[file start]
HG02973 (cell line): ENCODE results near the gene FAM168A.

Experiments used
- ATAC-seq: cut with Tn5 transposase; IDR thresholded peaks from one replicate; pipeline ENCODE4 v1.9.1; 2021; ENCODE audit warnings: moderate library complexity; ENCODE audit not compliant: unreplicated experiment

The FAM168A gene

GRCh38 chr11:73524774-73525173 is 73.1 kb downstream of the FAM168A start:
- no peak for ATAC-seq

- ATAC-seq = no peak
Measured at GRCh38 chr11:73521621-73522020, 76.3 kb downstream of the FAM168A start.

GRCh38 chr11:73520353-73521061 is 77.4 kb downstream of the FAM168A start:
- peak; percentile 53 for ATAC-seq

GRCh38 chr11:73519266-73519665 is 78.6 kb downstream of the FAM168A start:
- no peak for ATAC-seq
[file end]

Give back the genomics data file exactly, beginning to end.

HG02973 (cell line): ENCODE results near the gene FAM168A.

Experiments used
- ATAC-seq: cut with Tn5 transposase; IDR thresholded peaks from one replicate; pipeline ENCODE4 v1.9.1; 2021; ENCODE audit warnings: moderate library complexity; ENCODE audit not compliant: unreplicated experiment

The FAM168A gene

GRCh38 chr11:73524774-73525173 is 73.1 kb downstream of the FAM168A start:
- no peak for ATAC-seq

- ATAC-seq = no peak
Measured at GRCh38 chr11:73521621-73522020, 76.3 kb downstream of the FAM168A start.

GRCh38 chr11:73520353-73521061 is 77.4 kb downstream of the FAM168A start:
- peak; percentile 53 for ATAC-seq

GRCh38 chr11:73519266-73519665 is 78.6 kb downstream of the FAM168A start:
- no peak for ATAC-seq